By Petra Kuppers
Godzilla rubbed his belly and burped.
Purple microbes popped in the hurricane,
loosened themselves in gut loops, kicked
the membranes, flicked across mucus
to the outside. They flew. Pacific rollers
silvered so they could surf, a gaggle of
abandon, too small to drown, fragments
of dinosaurian DNA unspooled in the dawn.
The ship breathed in the mist. The wave
sprinted in from the stern, the invisible
conga line kissed dull red metal, climbed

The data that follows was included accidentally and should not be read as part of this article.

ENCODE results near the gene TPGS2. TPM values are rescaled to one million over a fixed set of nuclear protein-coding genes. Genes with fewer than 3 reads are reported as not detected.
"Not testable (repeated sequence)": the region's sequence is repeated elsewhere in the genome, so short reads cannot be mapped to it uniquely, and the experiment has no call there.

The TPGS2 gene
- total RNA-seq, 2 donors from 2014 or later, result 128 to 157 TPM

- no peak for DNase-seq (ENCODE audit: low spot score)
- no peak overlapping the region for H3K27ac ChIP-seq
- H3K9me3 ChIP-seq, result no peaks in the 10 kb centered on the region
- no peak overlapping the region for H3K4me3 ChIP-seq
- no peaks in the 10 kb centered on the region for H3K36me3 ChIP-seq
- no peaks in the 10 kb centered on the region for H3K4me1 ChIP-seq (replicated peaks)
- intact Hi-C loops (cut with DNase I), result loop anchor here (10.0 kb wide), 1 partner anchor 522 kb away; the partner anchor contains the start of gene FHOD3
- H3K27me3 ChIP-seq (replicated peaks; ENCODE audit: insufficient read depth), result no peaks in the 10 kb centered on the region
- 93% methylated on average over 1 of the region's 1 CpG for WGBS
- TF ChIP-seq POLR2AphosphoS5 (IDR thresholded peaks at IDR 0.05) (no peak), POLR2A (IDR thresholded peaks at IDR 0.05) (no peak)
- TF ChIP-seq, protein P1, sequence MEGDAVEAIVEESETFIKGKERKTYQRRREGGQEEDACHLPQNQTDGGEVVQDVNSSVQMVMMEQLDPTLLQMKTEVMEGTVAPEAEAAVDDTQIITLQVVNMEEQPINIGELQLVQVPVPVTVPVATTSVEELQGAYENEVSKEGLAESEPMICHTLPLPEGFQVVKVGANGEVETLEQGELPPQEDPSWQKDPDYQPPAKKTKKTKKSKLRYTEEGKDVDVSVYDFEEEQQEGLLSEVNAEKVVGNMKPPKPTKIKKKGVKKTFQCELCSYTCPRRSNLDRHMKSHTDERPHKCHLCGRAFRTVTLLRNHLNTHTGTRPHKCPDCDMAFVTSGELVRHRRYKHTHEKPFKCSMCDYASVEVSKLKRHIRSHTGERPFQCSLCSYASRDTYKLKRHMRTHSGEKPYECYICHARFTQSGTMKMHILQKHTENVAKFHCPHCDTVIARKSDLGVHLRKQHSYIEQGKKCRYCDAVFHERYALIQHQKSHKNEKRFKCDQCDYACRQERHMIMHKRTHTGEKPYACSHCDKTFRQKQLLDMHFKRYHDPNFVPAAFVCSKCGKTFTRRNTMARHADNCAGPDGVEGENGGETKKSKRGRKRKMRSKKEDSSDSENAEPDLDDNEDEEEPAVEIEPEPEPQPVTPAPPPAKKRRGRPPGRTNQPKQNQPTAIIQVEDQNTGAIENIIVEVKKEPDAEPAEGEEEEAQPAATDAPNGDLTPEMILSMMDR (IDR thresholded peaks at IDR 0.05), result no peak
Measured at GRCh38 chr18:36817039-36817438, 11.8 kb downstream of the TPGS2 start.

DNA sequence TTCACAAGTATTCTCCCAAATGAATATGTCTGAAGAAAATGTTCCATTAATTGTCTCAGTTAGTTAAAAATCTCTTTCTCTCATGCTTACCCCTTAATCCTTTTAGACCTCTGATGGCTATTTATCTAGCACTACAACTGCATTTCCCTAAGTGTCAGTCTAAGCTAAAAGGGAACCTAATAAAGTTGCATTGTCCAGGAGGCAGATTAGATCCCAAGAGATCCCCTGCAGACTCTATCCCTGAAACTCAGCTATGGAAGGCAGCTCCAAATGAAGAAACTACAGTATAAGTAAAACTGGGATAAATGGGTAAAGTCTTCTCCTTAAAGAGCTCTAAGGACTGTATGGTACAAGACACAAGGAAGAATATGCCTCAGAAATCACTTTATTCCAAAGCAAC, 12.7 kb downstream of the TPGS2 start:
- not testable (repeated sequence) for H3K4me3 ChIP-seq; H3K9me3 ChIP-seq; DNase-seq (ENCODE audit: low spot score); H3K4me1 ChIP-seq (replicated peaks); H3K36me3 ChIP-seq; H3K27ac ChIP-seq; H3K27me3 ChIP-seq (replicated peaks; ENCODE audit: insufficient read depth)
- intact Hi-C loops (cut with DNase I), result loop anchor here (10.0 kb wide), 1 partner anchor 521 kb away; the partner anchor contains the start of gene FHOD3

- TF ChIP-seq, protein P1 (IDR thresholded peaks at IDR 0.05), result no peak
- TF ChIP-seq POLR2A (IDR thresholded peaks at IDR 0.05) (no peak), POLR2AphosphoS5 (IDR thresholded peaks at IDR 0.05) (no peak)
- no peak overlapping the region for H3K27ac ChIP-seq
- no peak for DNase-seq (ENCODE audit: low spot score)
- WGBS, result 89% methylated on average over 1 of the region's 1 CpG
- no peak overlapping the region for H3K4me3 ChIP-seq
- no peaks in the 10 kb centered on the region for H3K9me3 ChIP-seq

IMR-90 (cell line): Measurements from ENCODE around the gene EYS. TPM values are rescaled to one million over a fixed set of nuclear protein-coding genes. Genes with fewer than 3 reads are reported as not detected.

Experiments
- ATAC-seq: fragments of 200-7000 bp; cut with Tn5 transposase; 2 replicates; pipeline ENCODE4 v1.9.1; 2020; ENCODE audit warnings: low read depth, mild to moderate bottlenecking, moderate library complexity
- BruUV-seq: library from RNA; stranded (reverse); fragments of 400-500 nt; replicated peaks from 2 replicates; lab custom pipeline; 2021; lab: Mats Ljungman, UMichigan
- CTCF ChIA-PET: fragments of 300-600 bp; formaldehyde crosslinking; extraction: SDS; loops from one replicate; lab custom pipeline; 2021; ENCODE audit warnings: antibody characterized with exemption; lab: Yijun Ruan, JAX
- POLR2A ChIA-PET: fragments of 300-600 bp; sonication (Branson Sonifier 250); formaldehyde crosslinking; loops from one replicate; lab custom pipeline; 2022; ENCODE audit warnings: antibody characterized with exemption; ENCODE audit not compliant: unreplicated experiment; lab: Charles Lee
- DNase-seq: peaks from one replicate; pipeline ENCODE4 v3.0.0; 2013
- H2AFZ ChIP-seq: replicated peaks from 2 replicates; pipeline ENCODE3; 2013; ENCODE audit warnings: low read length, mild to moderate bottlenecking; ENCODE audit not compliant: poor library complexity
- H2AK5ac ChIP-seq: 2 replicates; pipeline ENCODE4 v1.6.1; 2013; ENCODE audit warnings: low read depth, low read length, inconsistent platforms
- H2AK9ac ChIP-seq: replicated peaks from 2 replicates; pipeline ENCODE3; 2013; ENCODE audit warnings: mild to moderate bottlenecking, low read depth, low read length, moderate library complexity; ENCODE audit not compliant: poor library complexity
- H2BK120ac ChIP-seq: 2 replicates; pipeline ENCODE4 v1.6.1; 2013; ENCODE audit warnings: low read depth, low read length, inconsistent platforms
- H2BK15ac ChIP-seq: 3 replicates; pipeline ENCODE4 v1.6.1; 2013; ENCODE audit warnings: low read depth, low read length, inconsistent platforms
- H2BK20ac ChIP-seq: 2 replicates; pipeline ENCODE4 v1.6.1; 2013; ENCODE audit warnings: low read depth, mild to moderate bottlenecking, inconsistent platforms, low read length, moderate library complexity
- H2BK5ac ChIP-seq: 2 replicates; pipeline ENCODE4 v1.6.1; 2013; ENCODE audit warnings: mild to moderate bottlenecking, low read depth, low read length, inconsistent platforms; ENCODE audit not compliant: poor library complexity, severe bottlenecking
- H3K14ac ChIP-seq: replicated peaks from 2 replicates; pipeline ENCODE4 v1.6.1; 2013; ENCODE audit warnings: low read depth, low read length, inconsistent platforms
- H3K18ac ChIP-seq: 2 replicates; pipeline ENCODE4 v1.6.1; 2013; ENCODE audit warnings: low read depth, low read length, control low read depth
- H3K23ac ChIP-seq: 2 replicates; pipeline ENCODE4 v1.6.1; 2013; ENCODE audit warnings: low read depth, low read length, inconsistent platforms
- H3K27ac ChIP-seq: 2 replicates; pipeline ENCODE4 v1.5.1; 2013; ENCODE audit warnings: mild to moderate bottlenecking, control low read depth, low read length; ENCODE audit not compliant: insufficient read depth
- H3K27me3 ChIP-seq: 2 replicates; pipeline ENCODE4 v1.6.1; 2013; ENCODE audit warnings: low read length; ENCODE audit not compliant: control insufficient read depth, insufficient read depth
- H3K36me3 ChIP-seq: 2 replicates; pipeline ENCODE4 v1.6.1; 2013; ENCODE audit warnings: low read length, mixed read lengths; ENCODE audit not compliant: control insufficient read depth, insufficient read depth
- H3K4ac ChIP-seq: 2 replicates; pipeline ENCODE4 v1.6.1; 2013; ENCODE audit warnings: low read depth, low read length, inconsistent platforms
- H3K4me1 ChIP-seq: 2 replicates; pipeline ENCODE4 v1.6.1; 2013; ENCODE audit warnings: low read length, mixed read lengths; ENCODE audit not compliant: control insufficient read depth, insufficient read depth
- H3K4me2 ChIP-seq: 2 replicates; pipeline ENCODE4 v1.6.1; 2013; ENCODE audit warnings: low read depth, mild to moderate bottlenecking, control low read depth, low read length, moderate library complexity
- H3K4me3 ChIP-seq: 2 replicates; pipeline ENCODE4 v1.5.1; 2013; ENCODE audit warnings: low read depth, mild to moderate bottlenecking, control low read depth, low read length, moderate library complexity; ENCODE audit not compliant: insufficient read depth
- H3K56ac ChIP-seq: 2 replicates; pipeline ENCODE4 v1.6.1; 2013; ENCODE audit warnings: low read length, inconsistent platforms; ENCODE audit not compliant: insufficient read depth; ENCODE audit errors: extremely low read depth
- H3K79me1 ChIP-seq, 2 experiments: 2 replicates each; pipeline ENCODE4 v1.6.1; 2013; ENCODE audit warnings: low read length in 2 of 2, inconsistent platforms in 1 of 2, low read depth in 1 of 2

the hull up to an open porthole, slithered
in a bead of foam, and dripped right in.
Tiny violet streamers tasted and tugged,
hooks searched for nooks in sailor
flesh beneath the fresh howl of air,
the wave’s sinus ebbed away but here
was a home, moist human welcome.
Tissue-deep, the little ones roamed.
Vibrations sang into tangle.
Fangs connected to mitochondria.
A snore escaped, a crewman’s shuffle.
All settled to stew.
All bedded to starless heave of night.
Petra Kuppers is a disability culture activist, a community performance artist, and Professor at the University of Michigan. Her most recent books are the speculative short story collection, Ice Bar (2018), and the ecosomatic poetry collection Gut Botany (2020): https://www.wsupress.wayne.edu/books/detail/gut-botany